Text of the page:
|Publication number||US4126765 A|
|Application number||US 05/859,907|
|Publication date||Nov 21, 1978|
|Filing date||Dec 12, 1977|
|Priority date||Dec 12, 1977|
|Also published as||CA1116328A, CA1116328A1|
|Publication number||05859907, 859907, US 4126765 A, US 4126765A, US-A-4126765, US4126765 A, US4126765A|
|Inventors||John A. Calder, Richard M. Rovnyak, David Q. Lee|
|Original Assignee||Gte Automatic Electric Laboratories Incorporated|
|Export Citation||BiBTeX, EndNote, RefMan|
|Patent Citations (1), Referenced by (13), Classifications (8), Legal Events (1)|
|External Links: USPTO, USPTO Assignment, Espacenet|
(1) Field of the Invention
The present invention relates to telephone trunk circuits and more particularly to a detector circuit for use in a digital private automatic branch exchange, to detect supervisory signals supplied by a central office. The present circuit designed for inclusion in a PABX trunk circuit, provides maintenance indications concerning the integrity of the leads which connect the central office to the PABX.
(2) Description of the Prior Art
In a telephone system it is necessary that a central office provide supervisory signals via the trunk circuit to the PABX. For example, these signals indicate to the PABX that it is to transmit the calling number or the called number. This signalling is accomplished via battery polarity reversals applied at the central office to the tip and ring leads of the trunk circuit.
Existing trunk circuits typically sense such polarity changes by the use of a polar relay which senses only a single polarity change. Such polar relays are expensive, consume relatively large amounts of space and are generally of lower impedance than desirable. Because of the combination of these factors, only limited status monitoring features are provided in most existing trunks. Furthermore, the use of this type of relay does not provide for sensing subsequent polarity reversals in both high impedance and low impedance modes, required for trunk circuit operations.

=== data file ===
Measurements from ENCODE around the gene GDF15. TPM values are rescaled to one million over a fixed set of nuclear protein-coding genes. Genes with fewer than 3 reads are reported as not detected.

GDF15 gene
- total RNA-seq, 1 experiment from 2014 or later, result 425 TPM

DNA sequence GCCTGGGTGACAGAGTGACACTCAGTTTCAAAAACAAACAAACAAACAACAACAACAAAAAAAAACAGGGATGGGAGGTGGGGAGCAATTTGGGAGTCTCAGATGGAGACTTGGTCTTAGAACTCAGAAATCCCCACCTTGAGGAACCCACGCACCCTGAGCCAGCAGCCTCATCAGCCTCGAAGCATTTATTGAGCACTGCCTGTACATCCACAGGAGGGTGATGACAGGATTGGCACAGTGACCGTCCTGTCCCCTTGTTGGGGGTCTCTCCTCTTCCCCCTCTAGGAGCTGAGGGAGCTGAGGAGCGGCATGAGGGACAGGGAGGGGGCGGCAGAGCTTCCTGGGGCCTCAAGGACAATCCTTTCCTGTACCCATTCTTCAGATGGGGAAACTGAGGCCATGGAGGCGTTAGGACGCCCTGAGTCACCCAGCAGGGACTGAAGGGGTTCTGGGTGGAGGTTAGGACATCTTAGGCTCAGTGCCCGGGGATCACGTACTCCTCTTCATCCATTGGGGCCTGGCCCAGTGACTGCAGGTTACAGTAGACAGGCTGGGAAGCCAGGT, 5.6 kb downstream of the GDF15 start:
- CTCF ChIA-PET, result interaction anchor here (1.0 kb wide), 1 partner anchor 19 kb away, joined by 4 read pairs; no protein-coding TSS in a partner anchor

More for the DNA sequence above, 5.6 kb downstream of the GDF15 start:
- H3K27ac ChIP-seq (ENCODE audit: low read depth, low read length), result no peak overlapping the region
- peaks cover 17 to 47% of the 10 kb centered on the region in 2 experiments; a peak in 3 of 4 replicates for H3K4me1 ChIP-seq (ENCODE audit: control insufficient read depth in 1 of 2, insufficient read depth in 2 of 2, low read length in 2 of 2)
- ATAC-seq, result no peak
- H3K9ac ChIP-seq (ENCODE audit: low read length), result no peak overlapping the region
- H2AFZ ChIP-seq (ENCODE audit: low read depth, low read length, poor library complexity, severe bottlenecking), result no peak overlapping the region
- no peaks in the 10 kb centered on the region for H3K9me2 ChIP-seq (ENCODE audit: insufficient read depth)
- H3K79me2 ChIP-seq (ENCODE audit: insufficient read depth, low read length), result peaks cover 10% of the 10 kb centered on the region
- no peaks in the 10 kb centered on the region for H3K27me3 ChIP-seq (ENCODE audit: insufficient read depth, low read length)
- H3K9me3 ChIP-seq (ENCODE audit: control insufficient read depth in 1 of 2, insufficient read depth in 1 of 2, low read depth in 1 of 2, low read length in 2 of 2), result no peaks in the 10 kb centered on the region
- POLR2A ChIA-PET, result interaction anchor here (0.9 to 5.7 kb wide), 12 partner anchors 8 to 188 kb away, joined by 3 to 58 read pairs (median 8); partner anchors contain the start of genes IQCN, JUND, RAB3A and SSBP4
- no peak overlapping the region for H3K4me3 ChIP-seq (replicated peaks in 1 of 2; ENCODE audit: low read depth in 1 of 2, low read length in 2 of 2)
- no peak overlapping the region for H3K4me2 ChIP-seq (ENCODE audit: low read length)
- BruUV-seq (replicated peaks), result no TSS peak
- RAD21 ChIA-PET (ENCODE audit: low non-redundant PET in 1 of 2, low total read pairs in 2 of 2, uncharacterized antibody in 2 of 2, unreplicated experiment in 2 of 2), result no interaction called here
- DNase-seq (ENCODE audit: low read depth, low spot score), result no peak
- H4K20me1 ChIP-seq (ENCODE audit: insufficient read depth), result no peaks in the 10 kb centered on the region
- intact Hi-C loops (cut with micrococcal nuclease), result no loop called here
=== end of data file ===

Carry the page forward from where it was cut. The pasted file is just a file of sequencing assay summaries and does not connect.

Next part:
A partial solution to these problems is taught by U.S. Pat. No. 4,002,850 issued to G. L. Richards et al, which demonstrates the use of an optical-coupler for the detection of single battery polarity reversals initiated at the central office. No positive indication of normal battery detection is taught.
Therefore, it is the object of the present invention to provide a trunk circuit detector for detecting both normal and reverse battery polarity for both high impedance (idle) and low impedance (busy) modes of operation of the trunk circuit, for the detection of fault conditions such as, an electrically shorted tip and ring lead, an open circuit of tip and ring leads, an electrical ground placed onto the ring lead and for a bidirectional loop current threshold sensor.
The present invention consists of a detector circuit for use in a PABX trunk circuit for detecting normal or reverse battery application at the central office, proper loop closure and loop current threshold sensor. This detector circuit includes a high impedance element and a directional current controlling diode array connected between the tip and ring leads of the trunk circuit. Two optical-coupler devices connected to the diode array and a voltage divider network (low impedance element) connected between the tip and ring leads of the trunk circuit and the diode array.